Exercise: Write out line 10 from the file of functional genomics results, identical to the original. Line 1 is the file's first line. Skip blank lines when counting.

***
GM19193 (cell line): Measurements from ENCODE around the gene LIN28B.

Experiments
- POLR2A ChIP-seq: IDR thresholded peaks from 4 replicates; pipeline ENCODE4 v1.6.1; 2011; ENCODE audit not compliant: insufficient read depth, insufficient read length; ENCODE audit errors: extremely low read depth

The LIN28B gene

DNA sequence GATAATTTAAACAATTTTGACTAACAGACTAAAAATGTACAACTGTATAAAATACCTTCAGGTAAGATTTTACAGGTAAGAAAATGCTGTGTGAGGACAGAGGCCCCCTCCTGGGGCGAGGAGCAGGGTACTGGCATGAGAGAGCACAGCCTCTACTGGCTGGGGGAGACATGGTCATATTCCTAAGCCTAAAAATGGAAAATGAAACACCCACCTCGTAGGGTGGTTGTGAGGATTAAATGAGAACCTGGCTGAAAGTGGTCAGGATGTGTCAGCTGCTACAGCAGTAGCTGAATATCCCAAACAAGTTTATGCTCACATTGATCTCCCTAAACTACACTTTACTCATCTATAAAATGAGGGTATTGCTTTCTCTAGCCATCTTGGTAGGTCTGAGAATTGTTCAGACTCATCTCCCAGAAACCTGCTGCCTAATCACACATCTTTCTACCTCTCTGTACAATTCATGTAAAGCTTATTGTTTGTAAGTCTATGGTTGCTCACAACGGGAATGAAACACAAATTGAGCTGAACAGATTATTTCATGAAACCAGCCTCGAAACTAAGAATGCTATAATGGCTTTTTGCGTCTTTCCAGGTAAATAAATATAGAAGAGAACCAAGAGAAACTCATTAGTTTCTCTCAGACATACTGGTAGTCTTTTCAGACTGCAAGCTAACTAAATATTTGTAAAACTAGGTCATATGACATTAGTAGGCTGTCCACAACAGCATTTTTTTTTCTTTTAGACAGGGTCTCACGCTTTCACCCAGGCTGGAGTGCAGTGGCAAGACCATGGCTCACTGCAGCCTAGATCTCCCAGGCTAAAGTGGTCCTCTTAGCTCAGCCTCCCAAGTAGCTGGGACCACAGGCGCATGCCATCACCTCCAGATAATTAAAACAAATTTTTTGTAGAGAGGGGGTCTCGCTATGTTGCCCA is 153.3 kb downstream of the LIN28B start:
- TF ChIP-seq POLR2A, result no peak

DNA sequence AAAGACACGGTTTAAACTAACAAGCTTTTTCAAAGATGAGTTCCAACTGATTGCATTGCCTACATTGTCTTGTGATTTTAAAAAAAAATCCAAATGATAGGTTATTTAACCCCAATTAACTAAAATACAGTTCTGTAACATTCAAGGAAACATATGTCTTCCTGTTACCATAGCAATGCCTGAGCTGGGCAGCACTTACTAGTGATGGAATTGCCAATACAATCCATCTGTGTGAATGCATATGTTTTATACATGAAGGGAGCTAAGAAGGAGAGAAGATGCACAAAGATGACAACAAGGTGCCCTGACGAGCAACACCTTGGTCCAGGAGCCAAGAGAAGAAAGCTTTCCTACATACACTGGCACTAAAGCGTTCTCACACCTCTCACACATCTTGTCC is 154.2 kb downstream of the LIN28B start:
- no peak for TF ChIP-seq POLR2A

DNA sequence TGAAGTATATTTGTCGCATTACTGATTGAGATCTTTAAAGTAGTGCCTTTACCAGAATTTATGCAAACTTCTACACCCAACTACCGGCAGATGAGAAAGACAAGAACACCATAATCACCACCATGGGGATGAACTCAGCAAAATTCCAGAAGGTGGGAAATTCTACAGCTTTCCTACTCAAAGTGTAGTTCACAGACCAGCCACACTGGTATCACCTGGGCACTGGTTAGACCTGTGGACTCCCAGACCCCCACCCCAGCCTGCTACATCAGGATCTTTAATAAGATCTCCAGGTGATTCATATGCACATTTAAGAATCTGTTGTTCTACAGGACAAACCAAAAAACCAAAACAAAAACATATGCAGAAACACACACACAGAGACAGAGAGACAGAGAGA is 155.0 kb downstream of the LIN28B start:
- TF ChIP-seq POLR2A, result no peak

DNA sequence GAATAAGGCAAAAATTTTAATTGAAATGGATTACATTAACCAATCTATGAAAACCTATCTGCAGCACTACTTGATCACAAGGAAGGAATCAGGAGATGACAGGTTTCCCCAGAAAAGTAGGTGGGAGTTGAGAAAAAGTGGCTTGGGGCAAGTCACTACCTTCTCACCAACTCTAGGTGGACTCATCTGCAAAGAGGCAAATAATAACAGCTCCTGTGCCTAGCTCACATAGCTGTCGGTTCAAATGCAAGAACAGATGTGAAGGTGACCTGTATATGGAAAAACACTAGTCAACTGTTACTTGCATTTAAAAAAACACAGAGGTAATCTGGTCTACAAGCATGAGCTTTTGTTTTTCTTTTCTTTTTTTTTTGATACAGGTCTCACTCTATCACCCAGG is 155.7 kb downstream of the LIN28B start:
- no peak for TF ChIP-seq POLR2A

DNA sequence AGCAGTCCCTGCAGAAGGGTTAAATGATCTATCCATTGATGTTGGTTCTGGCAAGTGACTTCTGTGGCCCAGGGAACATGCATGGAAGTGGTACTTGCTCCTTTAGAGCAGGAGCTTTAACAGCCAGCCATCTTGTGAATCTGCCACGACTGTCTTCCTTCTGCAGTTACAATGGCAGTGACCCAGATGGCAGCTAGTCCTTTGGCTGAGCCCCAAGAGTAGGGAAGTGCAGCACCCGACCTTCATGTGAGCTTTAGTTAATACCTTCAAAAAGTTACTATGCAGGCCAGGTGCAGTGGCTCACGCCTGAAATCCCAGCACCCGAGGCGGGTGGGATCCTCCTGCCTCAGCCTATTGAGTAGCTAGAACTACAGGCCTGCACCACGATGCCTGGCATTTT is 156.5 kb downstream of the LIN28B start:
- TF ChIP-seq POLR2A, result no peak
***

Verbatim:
- TF ChIP-seq POLR2A, result no peak